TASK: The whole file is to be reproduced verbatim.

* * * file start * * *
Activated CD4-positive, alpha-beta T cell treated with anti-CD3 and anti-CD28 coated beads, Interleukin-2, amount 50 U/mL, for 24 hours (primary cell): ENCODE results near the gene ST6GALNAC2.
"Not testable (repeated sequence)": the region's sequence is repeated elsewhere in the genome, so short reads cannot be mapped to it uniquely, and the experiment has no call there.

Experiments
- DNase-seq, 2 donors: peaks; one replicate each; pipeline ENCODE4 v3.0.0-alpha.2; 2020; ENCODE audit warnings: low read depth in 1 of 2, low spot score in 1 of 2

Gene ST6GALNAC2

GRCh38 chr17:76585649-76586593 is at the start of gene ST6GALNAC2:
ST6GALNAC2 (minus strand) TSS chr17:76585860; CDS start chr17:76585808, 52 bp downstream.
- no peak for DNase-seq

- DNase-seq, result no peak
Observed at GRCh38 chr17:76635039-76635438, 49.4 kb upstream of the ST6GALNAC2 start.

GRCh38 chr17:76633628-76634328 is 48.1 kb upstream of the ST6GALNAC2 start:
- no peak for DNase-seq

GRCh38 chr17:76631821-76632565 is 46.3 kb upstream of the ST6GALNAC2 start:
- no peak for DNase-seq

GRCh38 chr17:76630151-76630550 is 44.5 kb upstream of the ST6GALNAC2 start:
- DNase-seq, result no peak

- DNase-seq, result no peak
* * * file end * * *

Activated CD4-positive, alpha-beta T cell treated with anti-CD3 and anti-CD28 coated beads, Interleukin-2, amount 50 U/mL, for 24 hours (primary cell): ENCODE results near the gene ST6GALNAC2.
"Not testable (repeated sequence)": the region's sequence is repeated elsewhere in the genome, so short reads cannot be mapped to it uniquely, and the experiment has no call there.

Experiments
- DNase-seq, 2 donors: peaks; one replicate each; pipeline ENCODE4 v3.0.0-alpha.2; 2020; ENCODE audit warnings: low read depth in 1 of 2, low spot score in 1 of 2

Gene ST6GALNAC2

GRCh38 chr17:76585649-76586593 is at the start of gene ST6GALNAC2:
ST6GALNAC2 (minus strand) TSS chr17:76585860; CDS start chr17:76585808, 52 bp downstream.
- no peak for DNase-seq

- DNase-seq, result no peak
Observed at GRCh38 chr17:76635039-76635438, 49.4 kb upstream of the ST6GALNAC2 start.

GRCh38 chr17:76633628-76634328 is 48.1 kb upstream of the ST6GALNAC2 start:
- no peak for DNase-seq

GRCh38 chr17:76631821-76632565 is 46.3 kb upstream of the ST6GALNAC2 start:
- no peak for DNase-seq

GRCh38 chr17:76630151-76630550 is 44.5 kb upstream of the ST6GALNAC2 start:
- DNase-seq, result no peak

- DNase-seq, result no peak